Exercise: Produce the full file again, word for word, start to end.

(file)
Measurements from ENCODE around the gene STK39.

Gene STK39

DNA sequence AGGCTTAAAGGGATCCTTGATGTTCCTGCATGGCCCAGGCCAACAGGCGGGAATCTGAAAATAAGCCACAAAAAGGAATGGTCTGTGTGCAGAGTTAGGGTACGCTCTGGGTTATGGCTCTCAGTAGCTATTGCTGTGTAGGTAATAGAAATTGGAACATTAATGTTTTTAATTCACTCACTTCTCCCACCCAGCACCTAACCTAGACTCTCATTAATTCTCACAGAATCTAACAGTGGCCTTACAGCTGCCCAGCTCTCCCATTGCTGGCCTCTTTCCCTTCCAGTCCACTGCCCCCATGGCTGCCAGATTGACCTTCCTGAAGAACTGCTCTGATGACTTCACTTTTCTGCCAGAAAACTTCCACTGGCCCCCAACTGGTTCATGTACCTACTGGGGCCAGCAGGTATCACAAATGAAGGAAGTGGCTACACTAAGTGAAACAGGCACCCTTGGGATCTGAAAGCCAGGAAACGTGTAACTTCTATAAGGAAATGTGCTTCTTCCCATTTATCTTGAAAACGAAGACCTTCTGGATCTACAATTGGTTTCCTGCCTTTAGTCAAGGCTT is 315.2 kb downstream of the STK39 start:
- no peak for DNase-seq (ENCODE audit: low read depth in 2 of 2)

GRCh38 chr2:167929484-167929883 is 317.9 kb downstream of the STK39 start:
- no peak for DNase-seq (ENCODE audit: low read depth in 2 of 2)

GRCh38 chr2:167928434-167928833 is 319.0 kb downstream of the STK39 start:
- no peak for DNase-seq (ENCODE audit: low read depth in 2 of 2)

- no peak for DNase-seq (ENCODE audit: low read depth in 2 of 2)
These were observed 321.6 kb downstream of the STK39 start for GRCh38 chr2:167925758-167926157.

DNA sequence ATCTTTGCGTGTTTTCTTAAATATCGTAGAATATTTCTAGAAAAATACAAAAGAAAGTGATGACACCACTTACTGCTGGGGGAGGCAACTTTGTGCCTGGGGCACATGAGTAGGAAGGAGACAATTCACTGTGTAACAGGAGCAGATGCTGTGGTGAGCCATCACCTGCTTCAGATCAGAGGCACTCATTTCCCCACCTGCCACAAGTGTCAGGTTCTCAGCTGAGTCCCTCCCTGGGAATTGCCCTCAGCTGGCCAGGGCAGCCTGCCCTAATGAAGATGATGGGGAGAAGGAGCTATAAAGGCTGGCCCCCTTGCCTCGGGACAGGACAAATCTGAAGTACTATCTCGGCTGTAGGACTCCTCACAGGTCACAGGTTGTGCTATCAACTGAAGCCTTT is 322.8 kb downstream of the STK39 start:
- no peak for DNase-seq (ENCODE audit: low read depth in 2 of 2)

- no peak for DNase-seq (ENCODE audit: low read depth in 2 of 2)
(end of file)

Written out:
Measurements from ENCODE around the gene STK39.

Gene STK39

DNA sequence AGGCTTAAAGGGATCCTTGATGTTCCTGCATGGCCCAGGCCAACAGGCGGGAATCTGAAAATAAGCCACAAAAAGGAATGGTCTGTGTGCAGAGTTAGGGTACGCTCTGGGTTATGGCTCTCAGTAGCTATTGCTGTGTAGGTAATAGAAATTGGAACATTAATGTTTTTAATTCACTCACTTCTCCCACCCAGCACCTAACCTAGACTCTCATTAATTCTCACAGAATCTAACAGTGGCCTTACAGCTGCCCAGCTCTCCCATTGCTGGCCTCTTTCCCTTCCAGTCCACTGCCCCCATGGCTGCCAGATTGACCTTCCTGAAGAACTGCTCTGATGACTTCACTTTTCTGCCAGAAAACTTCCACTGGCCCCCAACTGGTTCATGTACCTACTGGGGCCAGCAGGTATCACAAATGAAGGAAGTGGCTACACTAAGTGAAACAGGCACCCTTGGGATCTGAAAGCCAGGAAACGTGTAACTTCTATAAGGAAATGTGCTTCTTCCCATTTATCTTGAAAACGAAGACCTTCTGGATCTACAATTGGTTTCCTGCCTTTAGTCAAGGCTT is 315.2 kb downstream of the STK39 start:
- no peak for DNase-seq (ENCODE audit: low read depth in 2 of 2)

GRCh38 chr2:167929484-167929883 is 317.9 kb downstream of the STK39 start:
- no peak for DNase-seq (ENCODE audit: low read depth in 2 of 2)

GRCh38 chr2:167928434-167928833 is 319.0 kb downstream of the STK39 start:
- no peak for DNase-seq (ENCODE audit: low read depth in 2 of 2)

- no peak for DNase-seq (ENCODE audit: low read depth in 2 of 2)
These were observed 321.6 kb downstream of the STK39 start for GRCh38 chr2:167925758-167926157.

DNA sequence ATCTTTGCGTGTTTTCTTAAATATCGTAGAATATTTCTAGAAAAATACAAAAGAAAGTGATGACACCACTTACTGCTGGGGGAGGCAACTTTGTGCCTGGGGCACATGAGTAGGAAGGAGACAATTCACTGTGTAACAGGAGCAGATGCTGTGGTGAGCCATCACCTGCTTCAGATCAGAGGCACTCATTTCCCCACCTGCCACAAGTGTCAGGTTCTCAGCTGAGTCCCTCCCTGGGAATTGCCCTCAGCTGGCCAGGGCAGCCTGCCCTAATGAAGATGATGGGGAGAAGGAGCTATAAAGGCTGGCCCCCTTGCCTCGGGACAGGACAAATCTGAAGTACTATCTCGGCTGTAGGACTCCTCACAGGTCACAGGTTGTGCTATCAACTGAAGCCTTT is 322.8 kb downstream of the STK39 start:
- no peak for DNase-seq (ENCODE audit: low read depth in 2 of 2)

- no peak for DNase-seq (ENCODE audit: low read depth in 2 of 2)